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The NCAA is changing the charge rule (again)

Everyone will be happy and nobody will ever have any more complaints.

NCAA Basketball: NCAA Tournament-Second Round-Wisconsin vs Xavier
Picture not unrelated.
Jasen Vinlove-USA TODAY Sports

Everyone hates the charge rule. Nobody understands the charge rule. Just search "charge" or "#charbage" on Twitter if you don't believe, but I know you won't because you believe me. I'm very credible in this space.

Before we go any further, you deserve to know the text of the new rule. I'm sure the exact wording will be churched up a little for the rulebook, but the release says, "Under the new rule, a defender will have to be in position to draw a charge at the time an offensive player plants a foot to go airborne to attempt a field goal. If the defender arrives after the offensive player plants a foot to launch toward the basket, officials will be instructed to call a block when contact occurs between the two players." For clarity, when the rulebook says a player has to be in position to draw a charge, it means that he has to have two feet on the floor, facing the opponent. To my knowledge, that hasn't changed.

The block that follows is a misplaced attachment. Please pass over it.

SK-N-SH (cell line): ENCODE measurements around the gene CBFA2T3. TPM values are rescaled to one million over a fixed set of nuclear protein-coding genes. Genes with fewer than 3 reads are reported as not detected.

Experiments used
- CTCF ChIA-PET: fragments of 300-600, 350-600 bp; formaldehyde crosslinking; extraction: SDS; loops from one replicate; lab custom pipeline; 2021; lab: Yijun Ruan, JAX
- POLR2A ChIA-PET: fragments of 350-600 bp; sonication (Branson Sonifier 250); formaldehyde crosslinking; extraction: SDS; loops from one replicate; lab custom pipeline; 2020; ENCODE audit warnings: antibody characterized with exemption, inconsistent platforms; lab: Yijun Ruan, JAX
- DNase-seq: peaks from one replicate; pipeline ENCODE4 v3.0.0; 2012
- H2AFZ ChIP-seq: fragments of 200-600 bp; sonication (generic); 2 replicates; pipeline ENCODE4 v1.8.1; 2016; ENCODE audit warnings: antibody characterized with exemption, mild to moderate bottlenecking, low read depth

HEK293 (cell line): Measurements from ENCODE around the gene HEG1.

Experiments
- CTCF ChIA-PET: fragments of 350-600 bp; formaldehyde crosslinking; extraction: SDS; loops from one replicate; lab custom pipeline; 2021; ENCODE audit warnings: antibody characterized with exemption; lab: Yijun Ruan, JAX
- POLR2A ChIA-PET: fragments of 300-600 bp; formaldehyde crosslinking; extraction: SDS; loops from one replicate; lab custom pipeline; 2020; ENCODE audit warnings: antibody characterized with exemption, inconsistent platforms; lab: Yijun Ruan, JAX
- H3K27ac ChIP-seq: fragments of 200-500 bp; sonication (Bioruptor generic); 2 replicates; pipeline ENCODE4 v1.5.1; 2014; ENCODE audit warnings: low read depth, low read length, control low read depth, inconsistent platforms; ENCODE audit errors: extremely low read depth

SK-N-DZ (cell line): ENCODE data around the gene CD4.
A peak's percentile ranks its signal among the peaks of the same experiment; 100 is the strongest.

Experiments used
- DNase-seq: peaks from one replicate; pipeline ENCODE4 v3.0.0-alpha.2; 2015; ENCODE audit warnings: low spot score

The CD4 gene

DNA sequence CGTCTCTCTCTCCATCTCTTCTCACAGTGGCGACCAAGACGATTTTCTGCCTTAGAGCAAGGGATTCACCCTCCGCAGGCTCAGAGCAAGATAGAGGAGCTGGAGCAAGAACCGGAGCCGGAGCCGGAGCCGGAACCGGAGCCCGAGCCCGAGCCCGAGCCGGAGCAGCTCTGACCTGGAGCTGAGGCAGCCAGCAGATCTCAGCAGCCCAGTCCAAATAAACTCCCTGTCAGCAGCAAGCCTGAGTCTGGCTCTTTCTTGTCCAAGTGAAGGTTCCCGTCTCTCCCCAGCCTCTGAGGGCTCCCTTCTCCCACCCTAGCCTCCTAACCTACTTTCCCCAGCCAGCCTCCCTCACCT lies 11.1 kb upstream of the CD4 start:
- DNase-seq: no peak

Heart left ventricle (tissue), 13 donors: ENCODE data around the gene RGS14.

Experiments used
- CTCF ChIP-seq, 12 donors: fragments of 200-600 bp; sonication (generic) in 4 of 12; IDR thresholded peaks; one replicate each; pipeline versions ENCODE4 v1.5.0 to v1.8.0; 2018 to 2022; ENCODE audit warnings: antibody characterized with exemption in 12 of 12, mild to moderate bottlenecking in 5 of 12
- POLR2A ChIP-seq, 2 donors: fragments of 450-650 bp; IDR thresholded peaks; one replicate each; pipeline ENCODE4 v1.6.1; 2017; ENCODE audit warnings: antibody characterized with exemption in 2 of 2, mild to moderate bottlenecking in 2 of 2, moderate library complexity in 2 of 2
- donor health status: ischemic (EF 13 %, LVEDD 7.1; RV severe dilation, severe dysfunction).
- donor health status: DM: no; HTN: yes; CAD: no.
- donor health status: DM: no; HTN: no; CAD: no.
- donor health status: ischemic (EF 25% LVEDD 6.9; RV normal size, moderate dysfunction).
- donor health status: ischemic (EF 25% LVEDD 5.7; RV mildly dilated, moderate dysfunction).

The basic nature of the rule hasn't changed; you can only draw a charge from the dude you're guarding. If you're a help defender, a player cannot be considered the dude you're guarding if he has already put his foot down to lift on a shot attempt.

I think this is a good thing. The lesser the incentive for a defender to slide under a guy who is trying to score, the better and safer the game will be. I'm all for an offensive player not being allowed to just bully his way to the rim through his guy, but if a secondary defender is coming over to help, it makes sense to me that he should have to make a play on the ball rather than just hold himself and fall down.

There a couple of other interesting tweaks in there. In what I'm gonna call the Jack Nunge Rule, goaltend calls can be reviewed at the next media timeout, though experience teaches me that's no guarantee they'll be gotten right. A player can now be awarded a timeout even when airborne, bringing back everyone's favorite hero play of snatching a loose ball and calling timeout before you land out of bounds. Players can now were any number from 0-99, which is... fine. It will be weird to see, but there's not a super compelling case against it aside from tradition.

In the words of Jon Bunch, change is coming, know it's nothing personal. I'm sure people will adjust to this with a minimum of fuss.